Free events ring in big 5-0 for Lincoln Center

You don't need theater, opera or ballet tickets to attend Lincoln Center's 50th birthday party.

A year-long celebration kicks off Monday with a private ceremony at Alice Tully Hall, which recently reopened after a $159 million renovation. But "openness and ease of access" are behind the new features being introduced at New York's world-famous performing arts center, says its president, Reynold Levy.

"Everything we're doing is designed to accommodate more people."

That includes free performances, exhibits and other attractions. At the nearby Time Warner Center, works by contemporary visual artists from the Lincoln Center List Poster and Print Program will be on display June 1-21.

On June 9, renowned cellist Yo-Yo Ma and the Silk Road Ensemble will entertain the public at the newly restored Guggenheim Bandshell in the complex's Damrosch Park section. (The concert will be one of six anniversary-pegged shows on the PBS series Live From Lincoln Center.)

Certain performances in August's Lincoln Center Out of Doors series also are pegged to the anniversary, among them opening night, featuring jazz legend Dave Brubeck's quartet.

The popular Mostly Mozart Festival, also in August, and July's Midsummer Night Swing series are not among the freebies. The latter will feature a newly expanded outdoor dance floor, though; as usual, it costs nothing to observe.

"The entire campus is more hospitable now," says Jennifer Berry, director of visitor services. "There are more places to linger," including movable chairs in some places so that visitors "can create their own clusters" as they chat or grab a quick bite.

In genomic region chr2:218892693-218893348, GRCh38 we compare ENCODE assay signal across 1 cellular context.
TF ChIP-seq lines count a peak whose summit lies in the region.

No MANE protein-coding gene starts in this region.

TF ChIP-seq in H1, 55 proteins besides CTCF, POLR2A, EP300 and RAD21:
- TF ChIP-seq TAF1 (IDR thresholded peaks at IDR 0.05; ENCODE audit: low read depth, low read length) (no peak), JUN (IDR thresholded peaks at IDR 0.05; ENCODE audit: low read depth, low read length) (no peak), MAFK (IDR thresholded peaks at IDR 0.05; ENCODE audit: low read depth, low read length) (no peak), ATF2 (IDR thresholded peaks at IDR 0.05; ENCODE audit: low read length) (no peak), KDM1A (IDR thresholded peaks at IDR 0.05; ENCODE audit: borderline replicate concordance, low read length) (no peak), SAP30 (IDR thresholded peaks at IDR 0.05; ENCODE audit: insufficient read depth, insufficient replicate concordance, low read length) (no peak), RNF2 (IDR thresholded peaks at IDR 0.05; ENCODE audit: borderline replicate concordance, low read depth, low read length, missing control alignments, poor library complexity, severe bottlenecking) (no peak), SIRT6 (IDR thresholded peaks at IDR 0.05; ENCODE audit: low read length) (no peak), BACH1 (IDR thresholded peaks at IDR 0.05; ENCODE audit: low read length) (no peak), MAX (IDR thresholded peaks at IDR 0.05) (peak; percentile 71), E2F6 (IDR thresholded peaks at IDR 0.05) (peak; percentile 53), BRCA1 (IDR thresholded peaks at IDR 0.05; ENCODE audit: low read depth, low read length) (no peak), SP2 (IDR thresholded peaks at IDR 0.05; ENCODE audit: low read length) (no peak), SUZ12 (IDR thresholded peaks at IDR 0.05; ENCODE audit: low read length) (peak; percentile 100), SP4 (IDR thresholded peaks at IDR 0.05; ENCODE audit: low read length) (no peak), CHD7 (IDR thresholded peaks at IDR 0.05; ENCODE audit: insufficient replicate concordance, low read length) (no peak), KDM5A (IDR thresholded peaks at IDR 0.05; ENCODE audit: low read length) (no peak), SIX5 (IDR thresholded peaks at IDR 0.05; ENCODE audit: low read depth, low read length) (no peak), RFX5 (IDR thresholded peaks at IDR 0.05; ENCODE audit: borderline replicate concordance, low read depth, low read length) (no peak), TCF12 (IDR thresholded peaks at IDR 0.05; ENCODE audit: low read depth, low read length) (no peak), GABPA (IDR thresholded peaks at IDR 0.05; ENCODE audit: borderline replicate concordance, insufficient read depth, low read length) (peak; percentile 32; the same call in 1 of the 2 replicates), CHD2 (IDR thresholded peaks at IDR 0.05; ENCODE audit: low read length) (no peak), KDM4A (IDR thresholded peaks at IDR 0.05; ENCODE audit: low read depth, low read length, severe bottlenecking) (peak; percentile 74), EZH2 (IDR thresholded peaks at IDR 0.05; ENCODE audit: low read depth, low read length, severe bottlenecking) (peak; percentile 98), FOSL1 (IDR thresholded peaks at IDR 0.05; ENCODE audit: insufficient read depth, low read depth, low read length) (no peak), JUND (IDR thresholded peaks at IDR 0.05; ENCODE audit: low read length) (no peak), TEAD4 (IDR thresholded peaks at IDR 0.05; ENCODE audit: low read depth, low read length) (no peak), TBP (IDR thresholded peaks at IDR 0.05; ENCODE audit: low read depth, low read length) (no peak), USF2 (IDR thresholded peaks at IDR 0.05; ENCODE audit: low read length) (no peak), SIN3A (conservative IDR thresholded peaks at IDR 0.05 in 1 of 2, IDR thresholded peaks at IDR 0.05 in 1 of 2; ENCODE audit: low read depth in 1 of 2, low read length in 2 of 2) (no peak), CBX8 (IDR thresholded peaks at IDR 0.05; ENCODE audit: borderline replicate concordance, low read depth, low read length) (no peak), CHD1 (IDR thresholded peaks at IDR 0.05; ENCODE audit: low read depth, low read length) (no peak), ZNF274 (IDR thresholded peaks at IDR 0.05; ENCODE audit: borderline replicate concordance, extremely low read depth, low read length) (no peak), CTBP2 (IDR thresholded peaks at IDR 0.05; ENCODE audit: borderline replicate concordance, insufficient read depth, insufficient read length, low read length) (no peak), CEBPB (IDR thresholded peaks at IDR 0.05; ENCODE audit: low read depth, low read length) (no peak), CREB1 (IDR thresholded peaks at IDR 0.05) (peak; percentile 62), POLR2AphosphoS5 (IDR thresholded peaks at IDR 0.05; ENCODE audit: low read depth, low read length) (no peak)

In addition to picnics, dining options include at65, a moderately priced, glass-enclosed café and bar in the foyer of the new Alice Tully Hall; and the more upscale Arpeggio in Avery Fisher Hall. Another restaurant is under construction near the Walter Reade Theater, where the Film Society of Lincoln Center offers a 50-hour movie musical marathon July 3-5.

Starting in November, anyone wishing to buy tickets to events at Lincoln Center's constituent organizations can do so in a new, 7,000-foot visitor space, where advance seating can be arranged at "high-tech kiosks" and same-day tickets purchased at discount prices, Berry says.

The space also provides a place where, Levy says, "people can hang out, whether they're talking about a performance or anticipating one."